It’s both endearing and disturbing. Jon Stewart, the eloquent host of The Daily Show, can’t bring himself to say “orgasm” during his recent interview with Maggie Gyllenhaal about her new movie, Hysteria.
This popular Comedy Central host—who interviews everyone from movie stars, to foreign diplomats, to presidents, without an errant word—can’t even form a full sentence when it comes to discussing female sexuality and vibrators. Like a nervous adolescent, Jon giggles his way through awkward references, from the Incredible Hulk to Tinker Bell.However, we can’t help but appreciate his initial joke about the setting of the film – Victorian England, an era in which “Men made the decisions about women’s health without the knowledge or the emotional ability.” Watch the clip and see what you think.
Jimmyjane has made an impression on Austria in more ways than one. Of course, the Austrians love FORM Vibrators for their power to please. But now, the Viennese are appreciating our powerful line of pleasure products in a new way – as art.
These practical objets d’arts are currently on exhibit in the MAK, Vienna’s museum of applied and contemporary art. Jimmyjane is featured alongside other design-centric brands from around the world, including Apple, Jawbone, and more.
From the MAK website – Founded in 1863 as the Austrian Museum for Art and Industry, the MAK works toward the sustainable improvement of the interaction between art and commerce."
Sound and power go hand in hand.
When we design our vibrators, our challenge is to get the most power with the least sound. Obviously, most people prefer their vibrators quiet, so as not to ruin the mood (or alert your neighbors of your activities), which is why we have a line of vibrators that are nearly silent.However, Swiss artist Zimoun, uses motors, similar to the ones found inside Jimmyjane vibrators, to play with sound. It is not the motors themselves that make sound, but the objects to which they are attached. Have a look at some of his Sculpting Sound work. Try closing your eyes while listening – what do you envision?
Jimmyjane hosted a screening of Hysteria on May 22nd at San Francisco’s Opera Plaza Landmark Cinema. The exclusive screening was followed be a Q&A with director Tanya Wexler. Afterward, the crowd headed to Jardiniere in Hayes Valley.= for celebratory drinks and general merriment.The San Francisco Chronicle points out that the film “brings up an aspect of 19th century social history that few people know about, one that is more than just interesting or absurd or titillating, but rather illuminating of an entire era's self-delusion.” We’d like to add that it’s also laugh-outloud funny. Read more of what what the press has to say about Hysteria. Then, do yourself a favor and go see it in the theater. It just might be the climax of your weekend.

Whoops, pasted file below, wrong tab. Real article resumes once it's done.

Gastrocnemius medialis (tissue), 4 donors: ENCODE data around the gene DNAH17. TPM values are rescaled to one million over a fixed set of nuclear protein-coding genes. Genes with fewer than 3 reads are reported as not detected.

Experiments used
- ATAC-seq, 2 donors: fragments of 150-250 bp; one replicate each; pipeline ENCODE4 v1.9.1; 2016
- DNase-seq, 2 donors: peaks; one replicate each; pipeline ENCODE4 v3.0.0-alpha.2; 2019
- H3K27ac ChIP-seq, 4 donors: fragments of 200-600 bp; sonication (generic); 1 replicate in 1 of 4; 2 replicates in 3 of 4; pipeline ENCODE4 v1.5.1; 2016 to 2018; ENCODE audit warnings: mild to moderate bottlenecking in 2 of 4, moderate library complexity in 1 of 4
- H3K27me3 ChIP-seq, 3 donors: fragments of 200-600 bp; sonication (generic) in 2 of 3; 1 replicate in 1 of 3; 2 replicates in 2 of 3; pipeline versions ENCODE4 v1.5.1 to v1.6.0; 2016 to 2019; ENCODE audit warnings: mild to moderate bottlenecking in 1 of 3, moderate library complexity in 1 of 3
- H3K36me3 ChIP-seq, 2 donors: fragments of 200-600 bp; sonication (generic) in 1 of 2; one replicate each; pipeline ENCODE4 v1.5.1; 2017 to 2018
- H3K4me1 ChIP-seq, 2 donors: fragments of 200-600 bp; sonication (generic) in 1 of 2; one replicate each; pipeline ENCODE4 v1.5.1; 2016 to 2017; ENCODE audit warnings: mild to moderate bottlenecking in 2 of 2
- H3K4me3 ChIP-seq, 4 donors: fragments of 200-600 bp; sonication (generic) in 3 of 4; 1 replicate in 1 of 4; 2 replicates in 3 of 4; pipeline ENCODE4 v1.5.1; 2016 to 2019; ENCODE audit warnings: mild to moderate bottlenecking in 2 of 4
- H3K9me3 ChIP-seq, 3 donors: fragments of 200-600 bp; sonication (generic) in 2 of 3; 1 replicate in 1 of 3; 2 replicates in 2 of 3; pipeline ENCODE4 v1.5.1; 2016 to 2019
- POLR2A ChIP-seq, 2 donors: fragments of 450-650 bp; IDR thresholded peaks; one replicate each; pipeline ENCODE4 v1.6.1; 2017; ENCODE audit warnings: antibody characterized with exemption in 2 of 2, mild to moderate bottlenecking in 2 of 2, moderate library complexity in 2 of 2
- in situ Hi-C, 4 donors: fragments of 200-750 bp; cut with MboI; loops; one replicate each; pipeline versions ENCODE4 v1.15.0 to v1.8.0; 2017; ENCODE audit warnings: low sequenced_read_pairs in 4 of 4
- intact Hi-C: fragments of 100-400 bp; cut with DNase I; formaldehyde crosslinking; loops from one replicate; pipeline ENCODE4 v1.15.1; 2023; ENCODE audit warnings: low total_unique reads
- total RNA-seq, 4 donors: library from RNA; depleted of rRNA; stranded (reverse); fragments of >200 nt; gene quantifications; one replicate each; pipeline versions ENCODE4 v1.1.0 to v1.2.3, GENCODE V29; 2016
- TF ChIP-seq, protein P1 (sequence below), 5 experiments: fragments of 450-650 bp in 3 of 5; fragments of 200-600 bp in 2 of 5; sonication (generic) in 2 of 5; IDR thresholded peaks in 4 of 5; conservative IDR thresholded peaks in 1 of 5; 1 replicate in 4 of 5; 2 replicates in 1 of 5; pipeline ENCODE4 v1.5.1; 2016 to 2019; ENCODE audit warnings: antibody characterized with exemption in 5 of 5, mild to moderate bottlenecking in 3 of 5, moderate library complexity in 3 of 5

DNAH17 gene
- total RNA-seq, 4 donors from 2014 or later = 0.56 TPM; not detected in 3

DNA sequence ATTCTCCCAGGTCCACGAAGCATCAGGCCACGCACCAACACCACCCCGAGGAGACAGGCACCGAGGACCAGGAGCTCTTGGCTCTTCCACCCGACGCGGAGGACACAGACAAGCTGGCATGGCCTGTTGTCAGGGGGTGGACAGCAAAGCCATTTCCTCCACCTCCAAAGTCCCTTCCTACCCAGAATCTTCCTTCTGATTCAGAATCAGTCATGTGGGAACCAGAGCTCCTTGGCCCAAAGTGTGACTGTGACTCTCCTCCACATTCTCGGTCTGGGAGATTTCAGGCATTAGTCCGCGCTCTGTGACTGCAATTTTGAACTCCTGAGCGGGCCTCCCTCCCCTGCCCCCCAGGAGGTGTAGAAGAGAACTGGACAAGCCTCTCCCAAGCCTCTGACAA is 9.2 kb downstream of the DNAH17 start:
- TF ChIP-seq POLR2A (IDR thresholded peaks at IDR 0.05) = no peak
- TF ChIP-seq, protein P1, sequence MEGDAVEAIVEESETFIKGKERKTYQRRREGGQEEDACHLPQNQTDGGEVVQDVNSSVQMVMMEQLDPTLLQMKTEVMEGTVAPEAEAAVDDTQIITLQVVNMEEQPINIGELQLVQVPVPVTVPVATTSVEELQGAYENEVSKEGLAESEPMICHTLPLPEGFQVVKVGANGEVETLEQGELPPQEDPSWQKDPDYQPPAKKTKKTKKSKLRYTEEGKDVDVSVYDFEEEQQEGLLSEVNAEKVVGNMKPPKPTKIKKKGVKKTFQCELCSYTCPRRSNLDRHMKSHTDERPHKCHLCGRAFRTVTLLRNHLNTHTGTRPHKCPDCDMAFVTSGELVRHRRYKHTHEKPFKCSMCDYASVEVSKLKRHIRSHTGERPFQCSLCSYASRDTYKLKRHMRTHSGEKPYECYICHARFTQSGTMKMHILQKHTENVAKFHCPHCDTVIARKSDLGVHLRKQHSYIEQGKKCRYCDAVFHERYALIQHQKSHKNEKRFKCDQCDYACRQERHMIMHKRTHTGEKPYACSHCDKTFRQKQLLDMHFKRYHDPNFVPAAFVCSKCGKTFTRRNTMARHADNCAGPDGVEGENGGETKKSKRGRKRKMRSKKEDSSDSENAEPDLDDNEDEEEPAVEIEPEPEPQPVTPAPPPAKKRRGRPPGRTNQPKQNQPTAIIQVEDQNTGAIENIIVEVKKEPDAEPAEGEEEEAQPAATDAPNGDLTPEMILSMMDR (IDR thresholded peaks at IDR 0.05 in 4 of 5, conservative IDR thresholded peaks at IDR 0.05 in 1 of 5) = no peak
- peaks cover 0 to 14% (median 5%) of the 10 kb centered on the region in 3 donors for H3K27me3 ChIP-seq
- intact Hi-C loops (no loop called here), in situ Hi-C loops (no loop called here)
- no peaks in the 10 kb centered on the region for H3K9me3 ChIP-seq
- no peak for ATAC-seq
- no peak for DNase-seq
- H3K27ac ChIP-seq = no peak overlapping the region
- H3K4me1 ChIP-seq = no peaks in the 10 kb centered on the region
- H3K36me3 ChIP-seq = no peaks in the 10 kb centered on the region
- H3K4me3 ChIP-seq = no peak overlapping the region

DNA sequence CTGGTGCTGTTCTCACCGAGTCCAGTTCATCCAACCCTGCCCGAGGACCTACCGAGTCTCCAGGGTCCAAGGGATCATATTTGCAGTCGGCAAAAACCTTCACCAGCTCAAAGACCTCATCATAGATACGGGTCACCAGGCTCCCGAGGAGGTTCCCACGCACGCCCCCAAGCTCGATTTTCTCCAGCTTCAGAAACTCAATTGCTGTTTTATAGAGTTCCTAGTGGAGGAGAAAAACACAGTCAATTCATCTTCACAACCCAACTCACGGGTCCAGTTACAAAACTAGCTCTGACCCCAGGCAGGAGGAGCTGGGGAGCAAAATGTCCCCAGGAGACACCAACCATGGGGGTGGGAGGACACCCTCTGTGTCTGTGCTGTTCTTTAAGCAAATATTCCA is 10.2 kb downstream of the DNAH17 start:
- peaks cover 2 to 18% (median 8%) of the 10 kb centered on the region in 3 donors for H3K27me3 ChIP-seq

Has the world not seen enough celebrity sex tapes and nude photos? Every other day, a new blowjob video or a pixilated snapshot of an errant breast is leaked to the Internet. According to Wired Science, this desire to share skin has less to do with fame, and more to do with neuroscience.Being admired is a turn on for women. From Wired - “Studies have found that more than half of women’s sexual fantasies reflect the desire to be sexually irresistible.” What turns men on? Naked bodies. Sounds like a perfect combo. No woman wants to be objectified or seen purely for her body. However, the college co-eds in Girls Gone Wild seem more eager to expose their breasts than their brains. (Or perhaps those racy shots of girls flaunting their intelligence and good judgment were left on the cutting room floor.) Of course, there are many men who expose themselves as well – “At any given moment, one in four cameras on the webcam network ChatRoulette are aimed at a penis.” Which is strange, considering that few women are turned on by disembodied sexual organs. Though straight men will pay all kinds of pennies to watch naked female bodies and body parts online, “not a single website collects cash from ladies interested in surveying amateur photography of phalluses… Women feel the conscious desire to catch the universally attentive male eye, but since women’s erotic attention is rarely ensnared by a penis, the male exhibitionist urge is comparatively vestigial.” Fascinating stuff. We'd love to hear your thoughts. In the meantime, click the photo above for an artistic shot of Scarlett Johansson’s naked butt. (Probably NSFW, unless you work for a vibrator company).